It is quite a feat when any vehicle makes 40 mpg on the highway. However, it is a much more noticeable accomplishment when a midsize sedan reaches that threshold and does so without a hybrid powertrain or a diesel engine under the hood. That’s exactly what Mazda has done with one version of its Mazda6 sedan, a five-passenger front-wheel drive model that has raised the fuel mileage bar.
Not every 2014 Mazda6 model makes 40 mpg, but those that are equipped with its i-ELOOP brake energy regeneration system do. Regenerative braking is usually a feature of hybrid models, but Mazda has outfitted certain models with i-ELOOP.
The Mazda i-ELOOP system does what regenerative brake systems are designed to do: harness kinetic energy and reuse it as electricity. That energy is obtained whenever the sedan decelerates and is stored for later use in a variable valve alternator. Unlike conventional alternators that charge to around 12 volts, the i-ELOOP alternator stores from 12 to 25 volts.
Essentially, i-ELOOP is a three-function system that regenerates, stores and uses kinetic energy to power the headlamps, turn signals, brake lights, the audio system and other electrical components. In doing so, energy that would normally be accessed from the engine is not used, thereby increasing fuel mileage by up to 10 percent.
“Mazda is again changing the game of automotive engineering, this time making fuel efficiency not seem as a compromise but a true complementary feature as part of the complete vehicle package,” said Jim O’Sullivan, president and CEO, MNAO. “With the addition of i-ELOOP, the 2014 Mazda6 will achieve the best mileage for a non-hybrid midsize sedan. But fuel economy isn’t the sole focus of our engineering and design teams, as being a leader in dynamics, design and safety create a win-win for the company and consumers.”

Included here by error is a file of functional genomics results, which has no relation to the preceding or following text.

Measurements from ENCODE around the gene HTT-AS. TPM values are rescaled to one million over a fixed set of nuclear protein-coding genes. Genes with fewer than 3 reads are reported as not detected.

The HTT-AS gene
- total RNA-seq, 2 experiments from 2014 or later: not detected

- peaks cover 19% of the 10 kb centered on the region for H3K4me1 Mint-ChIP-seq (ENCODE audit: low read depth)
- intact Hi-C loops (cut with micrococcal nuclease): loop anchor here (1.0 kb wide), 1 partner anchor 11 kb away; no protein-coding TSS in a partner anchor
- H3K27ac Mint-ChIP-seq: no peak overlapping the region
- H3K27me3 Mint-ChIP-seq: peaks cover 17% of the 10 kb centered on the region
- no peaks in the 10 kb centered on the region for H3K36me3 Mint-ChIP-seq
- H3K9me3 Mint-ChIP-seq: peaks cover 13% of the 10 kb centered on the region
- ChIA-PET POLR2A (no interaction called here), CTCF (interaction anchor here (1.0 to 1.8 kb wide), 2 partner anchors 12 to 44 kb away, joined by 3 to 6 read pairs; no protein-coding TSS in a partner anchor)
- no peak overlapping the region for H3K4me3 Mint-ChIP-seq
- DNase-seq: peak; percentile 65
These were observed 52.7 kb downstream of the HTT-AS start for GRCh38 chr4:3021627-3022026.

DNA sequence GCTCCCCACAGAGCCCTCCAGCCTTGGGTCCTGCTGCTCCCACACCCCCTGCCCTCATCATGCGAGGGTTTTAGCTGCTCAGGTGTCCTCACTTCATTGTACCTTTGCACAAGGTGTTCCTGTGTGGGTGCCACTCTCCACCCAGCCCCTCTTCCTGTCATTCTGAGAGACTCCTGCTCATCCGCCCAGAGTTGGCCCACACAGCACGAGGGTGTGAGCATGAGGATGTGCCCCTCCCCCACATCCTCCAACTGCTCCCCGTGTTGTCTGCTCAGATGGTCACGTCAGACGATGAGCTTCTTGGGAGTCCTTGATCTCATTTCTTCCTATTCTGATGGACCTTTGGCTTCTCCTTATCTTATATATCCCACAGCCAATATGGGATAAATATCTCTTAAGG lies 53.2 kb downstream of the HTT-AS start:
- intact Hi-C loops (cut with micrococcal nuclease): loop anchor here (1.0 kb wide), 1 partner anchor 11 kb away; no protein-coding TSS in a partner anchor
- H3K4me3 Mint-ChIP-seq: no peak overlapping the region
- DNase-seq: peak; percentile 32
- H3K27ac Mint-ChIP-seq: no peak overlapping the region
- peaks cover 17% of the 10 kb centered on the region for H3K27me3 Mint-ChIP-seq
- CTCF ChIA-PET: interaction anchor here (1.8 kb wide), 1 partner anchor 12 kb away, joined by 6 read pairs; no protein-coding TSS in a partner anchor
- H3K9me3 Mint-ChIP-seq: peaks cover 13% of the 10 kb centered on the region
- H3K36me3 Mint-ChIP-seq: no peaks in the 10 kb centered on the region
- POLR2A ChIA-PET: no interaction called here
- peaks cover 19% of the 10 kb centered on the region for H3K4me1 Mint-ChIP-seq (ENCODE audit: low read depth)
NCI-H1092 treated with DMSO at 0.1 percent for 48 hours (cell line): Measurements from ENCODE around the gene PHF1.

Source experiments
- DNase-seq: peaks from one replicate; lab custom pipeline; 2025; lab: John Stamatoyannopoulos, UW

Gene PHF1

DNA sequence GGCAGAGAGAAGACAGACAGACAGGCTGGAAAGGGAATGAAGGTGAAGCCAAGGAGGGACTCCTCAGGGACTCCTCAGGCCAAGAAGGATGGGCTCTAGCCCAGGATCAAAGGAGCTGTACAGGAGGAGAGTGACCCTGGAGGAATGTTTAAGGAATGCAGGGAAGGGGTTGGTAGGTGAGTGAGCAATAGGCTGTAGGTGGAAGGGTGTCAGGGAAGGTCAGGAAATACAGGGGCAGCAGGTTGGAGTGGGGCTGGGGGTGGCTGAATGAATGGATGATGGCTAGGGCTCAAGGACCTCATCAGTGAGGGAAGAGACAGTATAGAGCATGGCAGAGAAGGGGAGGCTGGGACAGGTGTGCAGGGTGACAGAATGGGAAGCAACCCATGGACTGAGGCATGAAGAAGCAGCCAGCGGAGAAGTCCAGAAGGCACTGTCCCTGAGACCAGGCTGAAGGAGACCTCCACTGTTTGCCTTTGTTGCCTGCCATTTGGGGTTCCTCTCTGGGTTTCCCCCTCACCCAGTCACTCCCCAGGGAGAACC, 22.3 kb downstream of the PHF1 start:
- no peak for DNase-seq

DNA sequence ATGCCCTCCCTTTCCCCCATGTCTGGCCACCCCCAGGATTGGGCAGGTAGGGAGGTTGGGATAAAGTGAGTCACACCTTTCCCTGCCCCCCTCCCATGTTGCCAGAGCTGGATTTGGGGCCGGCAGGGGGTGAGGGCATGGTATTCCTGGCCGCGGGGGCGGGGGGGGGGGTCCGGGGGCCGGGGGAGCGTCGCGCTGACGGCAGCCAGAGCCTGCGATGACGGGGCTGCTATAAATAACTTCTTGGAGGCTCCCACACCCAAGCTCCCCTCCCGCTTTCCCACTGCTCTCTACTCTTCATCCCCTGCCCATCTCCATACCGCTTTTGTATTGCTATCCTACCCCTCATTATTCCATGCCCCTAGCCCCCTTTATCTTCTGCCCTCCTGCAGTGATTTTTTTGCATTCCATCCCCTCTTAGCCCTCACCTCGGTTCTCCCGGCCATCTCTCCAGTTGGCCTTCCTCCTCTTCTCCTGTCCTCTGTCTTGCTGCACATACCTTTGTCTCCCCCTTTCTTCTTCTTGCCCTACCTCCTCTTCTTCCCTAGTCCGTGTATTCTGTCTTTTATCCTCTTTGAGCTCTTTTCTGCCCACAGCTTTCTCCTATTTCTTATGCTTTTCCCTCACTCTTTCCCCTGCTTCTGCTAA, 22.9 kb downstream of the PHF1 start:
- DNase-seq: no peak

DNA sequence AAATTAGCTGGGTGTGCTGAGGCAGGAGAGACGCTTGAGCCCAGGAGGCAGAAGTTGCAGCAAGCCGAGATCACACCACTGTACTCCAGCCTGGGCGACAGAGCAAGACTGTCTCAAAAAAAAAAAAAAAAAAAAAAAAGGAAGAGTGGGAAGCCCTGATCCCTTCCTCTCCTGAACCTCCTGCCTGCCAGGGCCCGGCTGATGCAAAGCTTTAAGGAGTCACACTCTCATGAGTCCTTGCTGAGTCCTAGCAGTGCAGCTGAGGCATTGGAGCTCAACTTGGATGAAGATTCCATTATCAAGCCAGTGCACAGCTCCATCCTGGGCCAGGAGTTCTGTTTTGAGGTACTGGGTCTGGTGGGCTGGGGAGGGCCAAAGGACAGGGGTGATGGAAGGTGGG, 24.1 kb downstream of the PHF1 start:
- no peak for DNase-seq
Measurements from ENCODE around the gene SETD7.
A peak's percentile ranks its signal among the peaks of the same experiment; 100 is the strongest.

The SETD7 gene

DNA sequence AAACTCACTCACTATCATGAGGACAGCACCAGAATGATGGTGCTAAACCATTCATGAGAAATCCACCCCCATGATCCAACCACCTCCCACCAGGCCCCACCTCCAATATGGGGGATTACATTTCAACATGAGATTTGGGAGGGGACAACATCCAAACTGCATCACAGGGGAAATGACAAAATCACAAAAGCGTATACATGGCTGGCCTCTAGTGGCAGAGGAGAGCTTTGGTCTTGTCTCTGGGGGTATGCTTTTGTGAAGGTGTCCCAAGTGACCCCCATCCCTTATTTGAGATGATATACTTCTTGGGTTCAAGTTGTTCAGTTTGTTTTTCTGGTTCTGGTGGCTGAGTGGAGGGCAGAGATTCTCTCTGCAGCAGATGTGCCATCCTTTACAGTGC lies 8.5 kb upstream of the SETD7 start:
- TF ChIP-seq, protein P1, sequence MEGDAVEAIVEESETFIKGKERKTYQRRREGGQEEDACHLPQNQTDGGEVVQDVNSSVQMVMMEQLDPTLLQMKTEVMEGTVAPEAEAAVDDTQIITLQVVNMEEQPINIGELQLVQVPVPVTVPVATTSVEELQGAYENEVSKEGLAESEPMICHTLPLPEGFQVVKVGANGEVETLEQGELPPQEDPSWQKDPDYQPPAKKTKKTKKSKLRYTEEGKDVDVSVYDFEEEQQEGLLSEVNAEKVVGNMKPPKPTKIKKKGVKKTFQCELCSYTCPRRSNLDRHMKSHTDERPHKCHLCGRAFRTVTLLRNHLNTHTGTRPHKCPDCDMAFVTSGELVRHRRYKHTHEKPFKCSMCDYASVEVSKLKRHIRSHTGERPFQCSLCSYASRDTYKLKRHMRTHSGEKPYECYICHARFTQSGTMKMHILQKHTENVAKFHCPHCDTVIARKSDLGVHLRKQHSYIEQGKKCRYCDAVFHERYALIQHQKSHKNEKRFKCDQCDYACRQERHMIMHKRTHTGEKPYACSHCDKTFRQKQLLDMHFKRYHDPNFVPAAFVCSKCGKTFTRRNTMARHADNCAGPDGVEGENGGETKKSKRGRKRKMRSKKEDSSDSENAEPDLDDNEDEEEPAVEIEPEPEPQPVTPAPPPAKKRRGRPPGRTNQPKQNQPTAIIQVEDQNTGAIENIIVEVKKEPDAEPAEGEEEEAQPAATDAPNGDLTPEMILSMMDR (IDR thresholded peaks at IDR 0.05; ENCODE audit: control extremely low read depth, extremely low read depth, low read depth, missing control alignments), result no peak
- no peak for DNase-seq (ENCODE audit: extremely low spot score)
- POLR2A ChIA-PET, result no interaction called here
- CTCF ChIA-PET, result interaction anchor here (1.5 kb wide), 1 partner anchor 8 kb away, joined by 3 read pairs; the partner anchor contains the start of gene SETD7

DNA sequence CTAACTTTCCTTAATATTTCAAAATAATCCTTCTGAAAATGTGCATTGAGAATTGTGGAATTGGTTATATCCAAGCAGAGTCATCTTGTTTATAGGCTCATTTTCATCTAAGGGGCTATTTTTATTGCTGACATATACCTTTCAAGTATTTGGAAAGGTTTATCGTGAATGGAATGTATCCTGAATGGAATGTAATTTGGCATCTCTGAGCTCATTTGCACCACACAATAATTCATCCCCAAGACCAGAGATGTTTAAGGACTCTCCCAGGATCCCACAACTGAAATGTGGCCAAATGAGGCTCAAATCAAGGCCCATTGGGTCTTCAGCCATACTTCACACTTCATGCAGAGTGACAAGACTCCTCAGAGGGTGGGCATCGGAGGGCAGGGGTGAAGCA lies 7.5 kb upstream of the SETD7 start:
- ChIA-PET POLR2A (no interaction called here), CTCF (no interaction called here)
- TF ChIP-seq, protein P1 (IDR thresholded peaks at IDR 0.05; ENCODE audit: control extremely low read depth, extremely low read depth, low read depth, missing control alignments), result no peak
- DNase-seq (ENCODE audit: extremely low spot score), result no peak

Mazda6 Grand Touring Edition
Initially, i-ELOOP will be offered only with Grand Touring models as part of a GT Technology Package. The Mazda6 Grand Touring retails from $29,695 and the technology package adds $2,080 to that price. Besides i-ELOOP, the package includes adaptive cruise control, high beam control, a lane departure warning system, forward obstruction warning, active grille shutters and a sport mode button.
The two mpg mileage gain may not be worth the extra price consumers would pay for a full-loaded Mazda6. Indeed, the 2014 Mazda6 Sport when equipped with an automatic transmission, retails from $22,495 or about $9,000 less than an i-ELOOP-equipped model. For $24,495, the Mazda6 Touring edition brings in dual-zone climate control, larger wheels, a power drivers’ seat, rear heated seats, a touchscreen display, HD radio and select safety systems.
If you want navigation and a Bose sound system, the $29,945 Grand Touring edition provides those features while still delivering 38 mpg on the highway. So, to achieve the 40 mpg threshold you need to pay an extra $2,080, a price that also gets you additional safety features. Fully loaded, a 2014 Mazda6 pushes into luxury sedan territory, virtually matching the $33,095 starting price for the 2014 Cadillac ATS sedan. Advanced technologies come at a price, but will Mazda6 shoppers bite? That remains to be seen.
Midsize Model Class
With its new 40 mpg rating, the 2014 Mazda6 inches ahead of the Nissan Altima, rated at 27 mpg in the city and 38 mpg on the highway. Competing midsize models that also deliver excellent fuel economy include a Ford Fusion model rated at 25 mpg city and 37 mpg on the highway, the Toyota Camry rated at 25 mpg around town and 35 mpg on the highway and the Kia Optima rated as high as 24 mpg in the city and 35 mpg on the highway.
There are also several hybrid models that approach the Mazda6′s price, while delivering better overall fuel economy and a suite of amenities. Auto Trends recently tested the Hyundai Sonata Hybrid Limited, a model that is rated at 36 mpg in the city, 40 mpg on the highway and is priced from $30,550.
Mazda6 i-ELOOP chart courtesy of Mazda North American Operations.